When even our palms are cold to each other
Our eyes staring into the space beyond
Ones shoulders, only facing the back
In a room without mirrors
And nothing to silently echo our presence.

There are questions
As long and as thin as toll gate slats;
What token lifts them
To move us on.

Edward N Halperin


Who ever knew the words,
the melody, was encouraged to
join in.
Raise their voices,
their mouths,
their hearts up into the air,
the light.
Chanting, they would call it later.
It was during this afternoon that
I lost myself, a few times.
Once when I was found, I too sat
with my mouth opening,
eyes closed.
Feeling the vibration
the letters made on the roof of my mouth.
The place where years ago held a holy wafer.
How long could i keep it here?
A strange mix of cardboard and
rice flour.
My tongue touching it to make sure.

Bless me father for I have sinned.
My mother’s voice singing beside me,
how I wish then I had raised
my voice into the light,
my heart into the thin air.

Patty Joslyn


I keep thinking about the last day I saw her alive,
Wanting to go back and do it over again,
Be more patient,
Less inclined to bolt and run from that nursing home,
Its cold linoleum floors and distracted nurses
Too busy to pay much attention to a dying old lady.
They were all dying there.

O yes, I knew she was dying,
But she'd been dying for years,
Dying slow.
I did not realize death was so close,
A day away,
When she said:
"I've lived about as long as anyone has a right to live."

One sentence of truth among an hour of erratic thoughts.

Her room too hot and stuffy that summer afternoon,
Magnifying antiseptics,
Damp bedding,
Decaying flesh,
The sickening smell of every room permeating,
Every room infused.

A ceiling-high television with painfully exaggerated colors
Was worrying her about the news,
Alarms going off right inside her room,
The world in flames.

I ached for escape.

I listened for the end of another incoherent sentence,
Locked eyes with my wife sitting across the tiny room,
Then rolled my eyes to heaven,
Signaling exasperation.

"I've got to get going," I said,
Seeing no finality,
Needing refuge.

I did not return the next day,
A small vacation from the dreadful daily routine,
Months in the making.

They called me late that night,
Said she was dead,
Asked if I would see her,
Warned what resuscitation had done.

I would never go back.

In the dark and noiseless morning
I wondered,
Had she seen me roll my eyes?
Taken it as a cue somehow?
Had she seen I'd given up?
Did she know I was just waiting?

The final few days are not the life,
Nor the final few years.
The totality is what must be measured in memory,
I keep telling myself.
But oh dear God,
If I could just go back and change that one single day.

Russ Allison Loar


The tides can change in a single day
In her lonely guise
The sea can rise and laugh at me
Against the violent skies
The lightning comes from nowhere
And rises in her eyes
Like the waters blackened edges
And the thunder of her cries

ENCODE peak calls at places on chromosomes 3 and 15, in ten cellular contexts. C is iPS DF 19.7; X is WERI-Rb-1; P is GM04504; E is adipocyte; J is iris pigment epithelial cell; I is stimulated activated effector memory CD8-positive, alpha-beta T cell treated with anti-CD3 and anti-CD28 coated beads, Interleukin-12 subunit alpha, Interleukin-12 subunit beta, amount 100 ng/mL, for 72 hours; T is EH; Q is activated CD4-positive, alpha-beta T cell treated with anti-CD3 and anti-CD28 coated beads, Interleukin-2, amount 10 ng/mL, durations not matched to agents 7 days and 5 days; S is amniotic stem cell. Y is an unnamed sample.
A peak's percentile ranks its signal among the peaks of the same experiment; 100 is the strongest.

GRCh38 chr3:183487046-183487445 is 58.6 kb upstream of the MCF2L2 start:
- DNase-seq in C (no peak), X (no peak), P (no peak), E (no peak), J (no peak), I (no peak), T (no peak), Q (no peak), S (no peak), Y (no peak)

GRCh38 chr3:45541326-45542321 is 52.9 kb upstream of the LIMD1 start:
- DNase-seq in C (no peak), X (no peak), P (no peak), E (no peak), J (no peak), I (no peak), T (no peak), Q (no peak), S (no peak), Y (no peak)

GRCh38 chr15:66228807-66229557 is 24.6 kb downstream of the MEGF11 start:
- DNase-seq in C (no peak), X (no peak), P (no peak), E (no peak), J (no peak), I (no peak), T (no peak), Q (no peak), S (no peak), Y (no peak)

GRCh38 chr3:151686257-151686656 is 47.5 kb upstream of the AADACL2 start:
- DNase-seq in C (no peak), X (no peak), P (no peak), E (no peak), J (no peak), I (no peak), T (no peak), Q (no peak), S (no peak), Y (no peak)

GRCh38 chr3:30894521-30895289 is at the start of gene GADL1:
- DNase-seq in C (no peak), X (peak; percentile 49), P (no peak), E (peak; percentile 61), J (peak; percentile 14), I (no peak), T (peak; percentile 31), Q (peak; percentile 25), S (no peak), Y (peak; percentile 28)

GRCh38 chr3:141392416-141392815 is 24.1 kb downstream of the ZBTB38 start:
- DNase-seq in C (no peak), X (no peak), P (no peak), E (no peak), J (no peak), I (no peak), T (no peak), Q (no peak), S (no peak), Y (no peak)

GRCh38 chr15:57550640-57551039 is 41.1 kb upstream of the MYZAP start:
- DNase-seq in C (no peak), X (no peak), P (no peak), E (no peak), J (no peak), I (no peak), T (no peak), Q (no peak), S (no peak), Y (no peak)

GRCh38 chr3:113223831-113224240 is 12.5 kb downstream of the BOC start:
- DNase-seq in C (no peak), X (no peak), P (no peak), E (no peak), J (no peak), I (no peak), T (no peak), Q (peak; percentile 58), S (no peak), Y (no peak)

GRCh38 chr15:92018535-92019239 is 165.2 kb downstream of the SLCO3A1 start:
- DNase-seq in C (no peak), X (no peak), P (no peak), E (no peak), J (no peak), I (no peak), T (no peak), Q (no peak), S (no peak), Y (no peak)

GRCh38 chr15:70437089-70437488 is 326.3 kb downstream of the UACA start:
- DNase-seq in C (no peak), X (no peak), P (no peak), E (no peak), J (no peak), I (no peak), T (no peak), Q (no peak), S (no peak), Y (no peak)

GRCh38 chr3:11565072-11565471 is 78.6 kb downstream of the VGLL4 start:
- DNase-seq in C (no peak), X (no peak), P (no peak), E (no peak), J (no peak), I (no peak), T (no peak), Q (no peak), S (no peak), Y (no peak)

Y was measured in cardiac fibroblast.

Where is the whispering ocean
The quiet seagull cries?
Where is the baby I brought home
The fairy tale book lies?
I want to know that ocean peace
Before my spirit dies.
Instead I see the dreams we missed
The hopes I cast aside
The family trips, the softball games,
The college where you’d arrive
The lace upon your wedding dress
That last walk up the aisle
Is not a trip I’ll make, I fear
So I recast my line
Into the ocean of my life
And watch the lightening shine
It’s brilliant, really, in the way
It makes a glow so fine
So fine, this is the life I have
The life that’s only mine
I see the glow upon your face
And know you’re by design.
This is the child I’m given
The child of fiery skies
A child quite different from myself
Who needs me all the time
A child who cries quite often
And sometimes is unkind
A child who’s made me learn to love
When love is hard to find
This is the child I’m given
The child of fiery skies
This is the child that I must love
And my love never dies.

Julie O'Connell


A father, a lover and his son the successor,
Hopeless Romantics, lost in a sea of their blood-soaked passions,
I ache for your loving and the pleasure it brings.

Contradictions united as one,
To forge a marriage made in hell,
One lover to another in a fairytale promise
That gave us everything, then laughed
As we watched it slide away.

If the story was already written it was lost on us,

Times change but truth remains
And this sense of unrequited longing is suffocating.

Star crossed lovers of the night hear my cry;
It's never over,
Mortality is a myth that lies in the hearts of the frozen,

Our courage is stronger and will last for longer.

God help you my friends, true brothers of love.

Emma Kellingray


is walking downtown, window shopping.
Already her house is full of baby shoes,
blue beads from Florence, a silk scarf
with autumn-faded leaves; quilts left
by grandmothers out of mind. My mother
has become invisible, like all women
her age. I’m almost invisible myself.
She doesn’t see me. I know her ankles
ache, she can’t remember where she put
the key nor understand the tax code.
Passers-by in such a hurry, of course
they don’t see her. She looks both ways,
and then again; crosses to the other side,
dodging cars careening faster than old
ladies imagine. Which shop was it,
that sells the thing she needs? How can
she find it amidst the digital tick at her
wrist, the blinding glare of fast metal?
She gazes beyond the storefront
mannequins. How could I help her?
I fade into a stone facade. No gown
can fit when your life outgrows you.

Taylor Graham